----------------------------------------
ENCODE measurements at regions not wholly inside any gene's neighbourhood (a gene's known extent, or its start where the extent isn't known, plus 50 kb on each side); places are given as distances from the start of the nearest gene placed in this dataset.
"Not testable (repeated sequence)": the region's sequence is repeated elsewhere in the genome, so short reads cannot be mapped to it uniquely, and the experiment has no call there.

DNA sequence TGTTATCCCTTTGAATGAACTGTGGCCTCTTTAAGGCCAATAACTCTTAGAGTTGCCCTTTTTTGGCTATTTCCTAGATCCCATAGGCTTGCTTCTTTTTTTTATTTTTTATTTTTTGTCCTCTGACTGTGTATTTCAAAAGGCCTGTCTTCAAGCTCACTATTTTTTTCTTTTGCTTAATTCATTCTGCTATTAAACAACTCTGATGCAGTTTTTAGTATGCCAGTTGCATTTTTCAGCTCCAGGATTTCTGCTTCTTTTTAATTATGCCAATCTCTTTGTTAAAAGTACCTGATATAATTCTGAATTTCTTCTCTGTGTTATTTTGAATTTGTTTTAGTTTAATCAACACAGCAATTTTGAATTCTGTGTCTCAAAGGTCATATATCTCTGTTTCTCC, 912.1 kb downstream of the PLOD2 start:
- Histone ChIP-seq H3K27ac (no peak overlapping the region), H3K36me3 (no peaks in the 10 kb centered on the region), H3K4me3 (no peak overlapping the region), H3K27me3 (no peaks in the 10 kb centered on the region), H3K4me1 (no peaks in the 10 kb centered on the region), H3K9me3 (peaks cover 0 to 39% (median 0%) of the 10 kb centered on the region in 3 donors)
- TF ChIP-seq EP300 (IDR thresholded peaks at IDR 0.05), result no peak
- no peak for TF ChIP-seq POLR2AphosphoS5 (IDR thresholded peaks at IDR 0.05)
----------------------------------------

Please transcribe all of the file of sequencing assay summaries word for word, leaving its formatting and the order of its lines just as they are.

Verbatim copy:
ENCODE measurements at regions not wholly inside any gene's neighbourhood (a gene's known extent, or its start where the extent isn't known, plus 50 kb on each side); places are given as distances from the start of the nearest gene placed in this dataset.
"Not testable (repeated sequence)": the region's sequence is repeated elsewhere in the genome, so short reads cannot be mapped to it uniquely, and the experiment has no call there.

DNA sequence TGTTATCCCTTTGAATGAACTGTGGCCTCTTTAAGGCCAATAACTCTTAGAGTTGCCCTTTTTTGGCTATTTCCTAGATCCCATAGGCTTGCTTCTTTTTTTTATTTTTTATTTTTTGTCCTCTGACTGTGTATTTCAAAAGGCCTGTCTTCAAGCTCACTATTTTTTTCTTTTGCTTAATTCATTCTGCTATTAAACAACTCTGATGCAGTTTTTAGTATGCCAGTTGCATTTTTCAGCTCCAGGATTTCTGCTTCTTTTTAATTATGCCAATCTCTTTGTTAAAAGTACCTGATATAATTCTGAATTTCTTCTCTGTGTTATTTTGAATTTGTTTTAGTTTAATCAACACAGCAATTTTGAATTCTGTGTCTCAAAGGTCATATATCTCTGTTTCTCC, 912.1 kb downstream of the PLOD2 start:
- Histone ChIP-seq H3K27ac (no peak overlapping the region), H3K36me3 (no peaks in the 10 kb centered on the region), H3K4me3 (no peak overlapping the region), H3K27me3 (no peaks in the 10 kb centered on the region), H3K4me1 (no peaks in the 10 kb centered on the region), H3K9me3 (peaks cover 0 to 39% (median 0%) of the 10 kb centered on the region in 3 donors)
- TF ChIP-seq EP300 (IDR thresholded peaks at IDR 0.05), result no peak
- no peak for TF ChIP-seq POLR2AphosphoS5 (IDR thresholded peaks at IDR 0.05)